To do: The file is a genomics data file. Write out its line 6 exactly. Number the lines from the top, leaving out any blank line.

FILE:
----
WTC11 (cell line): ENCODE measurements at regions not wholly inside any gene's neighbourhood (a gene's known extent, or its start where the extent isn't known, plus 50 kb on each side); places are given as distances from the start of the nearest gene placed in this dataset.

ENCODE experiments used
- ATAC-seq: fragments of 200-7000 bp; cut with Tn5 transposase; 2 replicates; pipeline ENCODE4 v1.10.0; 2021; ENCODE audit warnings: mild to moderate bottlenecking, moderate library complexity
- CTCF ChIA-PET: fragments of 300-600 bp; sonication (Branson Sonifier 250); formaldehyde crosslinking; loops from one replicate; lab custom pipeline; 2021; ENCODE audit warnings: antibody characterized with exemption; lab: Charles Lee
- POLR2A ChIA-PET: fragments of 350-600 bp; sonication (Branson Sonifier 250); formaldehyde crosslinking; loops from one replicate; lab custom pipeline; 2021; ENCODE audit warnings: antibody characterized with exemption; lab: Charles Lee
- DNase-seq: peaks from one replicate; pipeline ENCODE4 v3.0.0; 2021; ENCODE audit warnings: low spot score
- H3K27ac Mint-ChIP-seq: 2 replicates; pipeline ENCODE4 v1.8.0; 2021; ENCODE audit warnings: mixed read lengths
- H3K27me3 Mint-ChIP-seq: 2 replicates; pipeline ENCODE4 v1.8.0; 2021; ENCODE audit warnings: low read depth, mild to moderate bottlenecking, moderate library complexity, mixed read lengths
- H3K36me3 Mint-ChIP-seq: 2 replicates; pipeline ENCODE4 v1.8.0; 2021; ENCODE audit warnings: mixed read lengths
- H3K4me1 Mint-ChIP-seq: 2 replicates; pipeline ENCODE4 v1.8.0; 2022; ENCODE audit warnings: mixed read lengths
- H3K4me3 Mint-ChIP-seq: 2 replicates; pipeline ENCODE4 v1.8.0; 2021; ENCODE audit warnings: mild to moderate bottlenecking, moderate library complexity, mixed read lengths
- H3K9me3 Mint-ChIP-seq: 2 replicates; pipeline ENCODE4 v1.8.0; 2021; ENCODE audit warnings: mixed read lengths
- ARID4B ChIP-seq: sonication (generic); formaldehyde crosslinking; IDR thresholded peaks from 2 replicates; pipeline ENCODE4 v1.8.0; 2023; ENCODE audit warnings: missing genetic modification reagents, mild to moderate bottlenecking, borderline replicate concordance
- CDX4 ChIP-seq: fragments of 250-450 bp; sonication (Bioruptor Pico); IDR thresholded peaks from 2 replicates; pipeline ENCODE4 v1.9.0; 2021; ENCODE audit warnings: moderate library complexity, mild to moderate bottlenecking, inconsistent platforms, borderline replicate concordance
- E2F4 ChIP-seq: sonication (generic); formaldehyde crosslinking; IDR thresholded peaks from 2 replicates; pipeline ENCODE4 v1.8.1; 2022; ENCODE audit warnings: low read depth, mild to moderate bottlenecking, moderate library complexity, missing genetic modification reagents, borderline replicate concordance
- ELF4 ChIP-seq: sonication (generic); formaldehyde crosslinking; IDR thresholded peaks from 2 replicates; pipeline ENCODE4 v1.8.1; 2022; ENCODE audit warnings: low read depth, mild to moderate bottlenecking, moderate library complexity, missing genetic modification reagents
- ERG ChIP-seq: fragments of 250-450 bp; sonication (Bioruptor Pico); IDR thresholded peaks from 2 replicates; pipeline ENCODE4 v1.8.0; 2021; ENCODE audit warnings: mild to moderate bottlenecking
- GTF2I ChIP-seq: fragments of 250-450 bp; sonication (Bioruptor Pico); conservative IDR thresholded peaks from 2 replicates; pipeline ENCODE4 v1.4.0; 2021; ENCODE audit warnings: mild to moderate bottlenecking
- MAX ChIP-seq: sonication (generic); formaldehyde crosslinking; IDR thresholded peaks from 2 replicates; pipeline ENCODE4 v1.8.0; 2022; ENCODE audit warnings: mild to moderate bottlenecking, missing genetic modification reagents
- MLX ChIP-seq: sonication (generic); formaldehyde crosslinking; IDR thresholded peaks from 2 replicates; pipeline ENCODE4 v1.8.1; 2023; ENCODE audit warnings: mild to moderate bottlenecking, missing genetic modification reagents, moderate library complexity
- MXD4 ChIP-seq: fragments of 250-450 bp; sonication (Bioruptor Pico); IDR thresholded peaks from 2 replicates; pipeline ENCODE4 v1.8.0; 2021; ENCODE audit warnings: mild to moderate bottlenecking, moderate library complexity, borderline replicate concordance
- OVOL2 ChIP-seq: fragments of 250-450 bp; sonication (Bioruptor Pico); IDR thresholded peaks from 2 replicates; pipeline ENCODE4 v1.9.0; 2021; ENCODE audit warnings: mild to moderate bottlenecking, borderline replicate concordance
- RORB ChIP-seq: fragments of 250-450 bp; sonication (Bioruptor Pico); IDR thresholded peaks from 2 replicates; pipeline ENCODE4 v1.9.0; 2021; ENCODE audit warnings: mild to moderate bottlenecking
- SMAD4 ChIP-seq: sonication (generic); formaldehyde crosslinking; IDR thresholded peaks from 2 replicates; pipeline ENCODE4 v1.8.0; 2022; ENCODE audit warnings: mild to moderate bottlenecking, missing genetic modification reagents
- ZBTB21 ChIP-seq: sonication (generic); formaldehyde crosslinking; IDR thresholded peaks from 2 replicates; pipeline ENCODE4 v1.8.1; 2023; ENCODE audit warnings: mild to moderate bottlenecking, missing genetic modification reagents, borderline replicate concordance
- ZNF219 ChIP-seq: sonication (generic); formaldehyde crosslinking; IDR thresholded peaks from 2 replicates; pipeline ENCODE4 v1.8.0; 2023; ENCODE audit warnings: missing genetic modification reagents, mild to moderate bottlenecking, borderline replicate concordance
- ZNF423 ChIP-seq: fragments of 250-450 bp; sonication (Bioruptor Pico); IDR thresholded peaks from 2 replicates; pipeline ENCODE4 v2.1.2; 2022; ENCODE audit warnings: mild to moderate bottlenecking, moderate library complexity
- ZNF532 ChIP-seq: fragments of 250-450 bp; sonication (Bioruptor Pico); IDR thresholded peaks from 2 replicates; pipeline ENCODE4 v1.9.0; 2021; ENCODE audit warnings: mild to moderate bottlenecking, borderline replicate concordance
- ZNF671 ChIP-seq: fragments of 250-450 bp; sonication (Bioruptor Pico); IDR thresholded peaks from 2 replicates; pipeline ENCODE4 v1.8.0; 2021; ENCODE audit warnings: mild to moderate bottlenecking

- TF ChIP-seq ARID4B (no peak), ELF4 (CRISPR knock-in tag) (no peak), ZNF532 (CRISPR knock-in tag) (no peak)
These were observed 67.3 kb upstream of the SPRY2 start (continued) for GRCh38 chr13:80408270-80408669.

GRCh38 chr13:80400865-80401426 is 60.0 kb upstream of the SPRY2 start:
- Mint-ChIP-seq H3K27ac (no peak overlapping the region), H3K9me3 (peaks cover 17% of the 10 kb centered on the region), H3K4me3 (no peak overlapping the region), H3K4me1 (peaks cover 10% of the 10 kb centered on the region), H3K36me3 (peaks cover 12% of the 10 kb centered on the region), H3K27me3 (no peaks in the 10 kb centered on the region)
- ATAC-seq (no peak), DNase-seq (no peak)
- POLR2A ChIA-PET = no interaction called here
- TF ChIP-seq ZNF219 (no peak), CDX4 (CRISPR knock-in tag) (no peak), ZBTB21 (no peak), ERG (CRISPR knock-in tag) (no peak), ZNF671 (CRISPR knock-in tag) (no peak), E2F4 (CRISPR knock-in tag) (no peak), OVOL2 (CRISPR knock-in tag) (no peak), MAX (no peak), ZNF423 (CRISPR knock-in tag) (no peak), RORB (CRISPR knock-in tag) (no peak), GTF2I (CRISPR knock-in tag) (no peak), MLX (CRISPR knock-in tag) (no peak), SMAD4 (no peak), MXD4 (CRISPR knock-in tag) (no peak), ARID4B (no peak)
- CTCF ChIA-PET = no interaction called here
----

- DNase-seq: peaks from one replicate; pipeline ENCODE4 v3.0.0; 2021; ENCODE audit warnings: low spot score